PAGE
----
Prince Rupert has the second-worst urban area child-poverty rate in the entire province.
That’s one of the conclusions drawn from the 2016 BC Child Poverty Report Card, produced by First Call: BC Child and Youth Advocacy Coalition, released in late November.
It’s also part of a broader figure that finds one in five children in B.C. facing impoverished conditions.
In the Prince Rupert area, the child poverty rate was cited as 30 per cent. That’s tied for second in all of B.C. with Port Alberni and only behind Duncan (31 per cent).
It’s almost more than double the urban area with the lowest child poverty rate – Fort St. John at 12 per cent.
However, despite Prince Rupert’s high numbers, the area encompassing the North Coast Regional District improved its child poverty rate by 32.5 per cent, and ranked as the sixth-best regional district in B.C. for the least percentage of children (age 0-17) living in low-income families.
The numbers collected are based on Statistics Canada’s 2014 findings of low income cut-offs (LICOs), low-income measures (LIMs) (both before- and after-tax) and the Market Basket Measure (MBM). Canada has no official singular method of measuring poverty.
First Call called on the provincial government to develop a strategy to address child poverty, as B.C. is the only province in Canada without a poverty reduction plan.
The province’s overall child poverty rate is 1.5 per cent higher than the Canadian average of 18.5 per cent, but dropped 0.6 per cent since 2015’s report (which measured using 2013 statistics). 4,550 fewer children were impoverished from 2013 to 2014.
First Call recommends the government raise minimum wage to $15 an hour immediately, raise income and disability rates to fit in line with actual expenses, increase funding for First Nations child welfare, education and community health services, implement a $10/day child care plan, increase the maternity and parental leave benefit level to 70 per cent of employment income.
It also recommended local municipalities that all youth aging out of care have a chance to connect and contribute to the community and increase efforts to provide housing to low-income residents.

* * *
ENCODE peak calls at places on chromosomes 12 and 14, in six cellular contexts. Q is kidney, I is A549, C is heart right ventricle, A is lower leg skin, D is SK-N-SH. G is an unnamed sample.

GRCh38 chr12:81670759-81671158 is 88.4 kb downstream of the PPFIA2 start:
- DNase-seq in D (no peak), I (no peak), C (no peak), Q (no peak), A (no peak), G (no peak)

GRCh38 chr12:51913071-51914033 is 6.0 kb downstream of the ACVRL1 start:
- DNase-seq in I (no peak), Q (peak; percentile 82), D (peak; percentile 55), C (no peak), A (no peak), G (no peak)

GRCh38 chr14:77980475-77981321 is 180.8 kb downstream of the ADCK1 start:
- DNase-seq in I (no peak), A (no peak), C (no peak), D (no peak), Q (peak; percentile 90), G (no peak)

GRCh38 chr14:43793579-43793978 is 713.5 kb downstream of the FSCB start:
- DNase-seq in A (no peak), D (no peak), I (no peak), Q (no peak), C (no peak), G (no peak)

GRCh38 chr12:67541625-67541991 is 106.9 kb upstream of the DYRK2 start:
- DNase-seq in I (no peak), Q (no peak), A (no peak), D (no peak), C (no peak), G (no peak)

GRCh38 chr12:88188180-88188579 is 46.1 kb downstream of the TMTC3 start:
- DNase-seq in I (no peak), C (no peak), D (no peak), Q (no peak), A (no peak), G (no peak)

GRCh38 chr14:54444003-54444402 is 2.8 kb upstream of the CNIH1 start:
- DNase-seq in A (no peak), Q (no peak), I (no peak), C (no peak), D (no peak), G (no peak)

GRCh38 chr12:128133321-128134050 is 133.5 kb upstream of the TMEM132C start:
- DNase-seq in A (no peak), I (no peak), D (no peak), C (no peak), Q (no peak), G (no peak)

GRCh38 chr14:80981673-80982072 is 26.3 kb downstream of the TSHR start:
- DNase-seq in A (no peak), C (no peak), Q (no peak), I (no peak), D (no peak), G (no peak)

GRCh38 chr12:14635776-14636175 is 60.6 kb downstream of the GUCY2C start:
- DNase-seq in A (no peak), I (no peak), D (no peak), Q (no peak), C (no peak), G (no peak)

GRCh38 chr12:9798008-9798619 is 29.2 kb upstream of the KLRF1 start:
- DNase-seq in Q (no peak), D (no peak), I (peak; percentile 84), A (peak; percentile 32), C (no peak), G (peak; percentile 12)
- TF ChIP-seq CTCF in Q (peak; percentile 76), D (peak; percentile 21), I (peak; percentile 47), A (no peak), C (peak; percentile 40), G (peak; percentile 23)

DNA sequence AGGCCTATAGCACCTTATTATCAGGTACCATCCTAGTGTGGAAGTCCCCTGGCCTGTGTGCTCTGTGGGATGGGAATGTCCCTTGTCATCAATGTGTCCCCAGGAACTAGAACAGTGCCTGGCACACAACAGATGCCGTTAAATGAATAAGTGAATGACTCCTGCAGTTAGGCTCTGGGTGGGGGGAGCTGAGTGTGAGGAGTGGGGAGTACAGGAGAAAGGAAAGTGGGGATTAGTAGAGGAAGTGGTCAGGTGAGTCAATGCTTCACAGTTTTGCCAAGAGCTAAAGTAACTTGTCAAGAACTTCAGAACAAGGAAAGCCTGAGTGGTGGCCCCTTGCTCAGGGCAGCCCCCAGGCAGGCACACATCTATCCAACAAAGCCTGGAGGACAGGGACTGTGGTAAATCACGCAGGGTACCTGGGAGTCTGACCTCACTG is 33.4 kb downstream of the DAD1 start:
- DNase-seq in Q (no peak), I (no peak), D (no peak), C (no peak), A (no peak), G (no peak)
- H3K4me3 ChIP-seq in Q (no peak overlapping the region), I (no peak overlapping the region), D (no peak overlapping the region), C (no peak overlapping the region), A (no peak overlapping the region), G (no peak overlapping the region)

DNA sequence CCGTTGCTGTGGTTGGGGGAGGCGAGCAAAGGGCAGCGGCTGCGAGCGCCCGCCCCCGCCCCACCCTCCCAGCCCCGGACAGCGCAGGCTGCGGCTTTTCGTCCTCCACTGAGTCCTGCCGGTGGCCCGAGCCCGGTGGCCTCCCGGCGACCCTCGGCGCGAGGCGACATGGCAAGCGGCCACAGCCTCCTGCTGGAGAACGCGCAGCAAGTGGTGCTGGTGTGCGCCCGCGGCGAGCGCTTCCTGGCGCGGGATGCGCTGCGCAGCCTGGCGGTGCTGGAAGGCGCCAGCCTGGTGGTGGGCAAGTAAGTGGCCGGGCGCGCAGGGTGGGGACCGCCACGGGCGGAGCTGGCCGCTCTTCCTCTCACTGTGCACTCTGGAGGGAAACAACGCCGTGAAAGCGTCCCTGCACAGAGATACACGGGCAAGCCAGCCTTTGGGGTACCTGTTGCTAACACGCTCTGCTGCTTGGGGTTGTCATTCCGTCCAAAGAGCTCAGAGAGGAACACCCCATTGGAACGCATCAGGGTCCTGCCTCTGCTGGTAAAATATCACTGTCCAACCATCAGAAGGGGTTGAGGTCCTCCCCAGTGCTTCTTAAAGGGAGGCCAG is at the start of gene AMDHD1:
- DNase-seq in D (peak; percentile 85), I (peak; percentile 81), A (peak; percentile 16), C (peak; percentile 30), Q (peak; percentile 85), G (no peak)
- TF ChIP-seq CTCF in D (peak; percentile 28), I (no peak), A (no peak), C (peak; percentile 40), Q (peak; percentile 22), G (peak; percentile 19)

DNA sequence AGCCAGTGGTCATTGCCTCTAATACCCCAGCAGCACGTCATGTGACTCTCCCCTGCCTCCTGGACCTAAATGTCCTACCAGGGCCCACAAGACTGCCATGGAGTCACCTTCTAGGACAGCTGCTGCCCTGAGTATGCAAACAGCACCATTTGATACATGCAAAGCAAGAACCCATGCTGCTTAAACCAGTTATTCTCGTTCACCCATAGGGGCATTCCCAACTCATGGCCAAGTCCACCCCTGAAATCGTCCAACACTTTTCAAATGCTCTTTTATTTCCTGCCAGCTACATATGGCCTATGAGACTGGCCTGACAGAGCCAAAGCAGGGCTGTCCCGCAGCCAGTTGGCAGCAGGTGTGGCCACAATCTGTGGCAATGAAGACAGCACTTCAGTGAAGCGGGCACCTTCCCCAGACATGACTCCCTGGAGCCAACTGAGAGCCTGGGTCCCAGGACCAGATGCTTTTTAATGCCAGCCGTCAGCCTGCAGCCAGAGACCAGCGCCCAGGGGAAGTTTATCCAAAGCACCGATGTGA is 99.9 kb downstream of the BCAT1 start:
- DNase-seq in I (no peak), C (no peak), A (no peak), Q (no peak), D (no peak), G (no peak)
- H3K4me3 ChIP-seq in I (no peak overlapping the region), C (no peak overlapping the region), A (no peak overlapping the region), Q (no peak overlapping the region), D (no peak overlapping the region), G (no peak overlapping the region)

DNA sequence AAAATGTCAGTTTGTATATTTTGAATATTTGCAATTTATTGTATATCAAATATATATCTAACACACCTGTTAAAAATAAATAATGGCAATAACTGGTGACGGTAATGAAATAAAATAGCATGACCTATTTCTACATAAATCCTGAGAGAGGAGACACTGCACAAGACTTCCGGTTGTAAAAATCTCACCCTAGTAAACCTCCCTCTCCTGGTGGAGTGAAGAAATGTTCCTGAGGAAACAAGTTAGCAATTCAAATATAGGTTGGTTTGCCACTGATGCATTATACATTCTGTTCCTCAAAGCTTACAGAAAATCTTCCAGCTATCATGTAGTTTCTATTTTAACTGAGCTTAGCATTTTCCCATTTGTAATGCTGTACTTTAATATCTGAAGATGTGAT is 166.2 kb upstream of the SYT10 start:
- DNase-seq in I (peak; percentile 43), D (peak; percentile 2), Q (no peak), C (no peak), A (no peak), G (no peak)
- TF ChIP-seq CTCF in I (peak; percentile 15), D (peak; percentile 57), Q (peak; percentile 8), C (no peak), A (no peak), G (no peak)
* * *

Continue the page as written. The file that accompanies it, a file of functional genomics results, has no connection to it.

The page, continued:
Dr. Raina Fumerton, Northern Health northwest medical health officer, supports a provincial poverty reduction strategy and sees the impacts of child poverty everyday with her colleagues.
“As a public health physician, we as medical health officers, one of our roles is to advocate around child poverty, specifically. A lot of the recommendations that came out of the report are all very good and certainly would support a provincial poverty reduction strategy,” she said.
Dr. Fumerton explained that problems at home can lead to all sorts of problems for a child facing poverty.
“Poverty can cause toxic stress. Toxic stress [occurs] when a child experiences prolonged adversity, physical or emotional abuse, substance abuse from parents, exposure to violence – [all] accumulated burdens of poverty,” she said.
“These types of prolonged stresses can disrupt the brain architecture of kids and increases risk of stress-related diseases.”
The City of Prince Rupert has been coordinating affordable housing initiatives for societies and First Nations to get more provincially funded housing units for the area. The Kaien Anti-Poverty Society also assists those living in poor conditions.
“It takes a multi-jurisdictional approach to deal with poverty. I know Prince Rupert has some really strong programs to support children at risk, living in poverty … It can’t be solved by one silo. If we work together and collaborate and break down those silos, I think a lot of good things can come of that,” Dr. Fumerton said.
First Call did not specify to the Northern View by press time if the Rupert figure included nearby villages and reserves, but data used for the report from Statistics Canada’s T1 Family File (T1FF) incorporates reserves and children in institutional settings.
– With files from Shannon Lough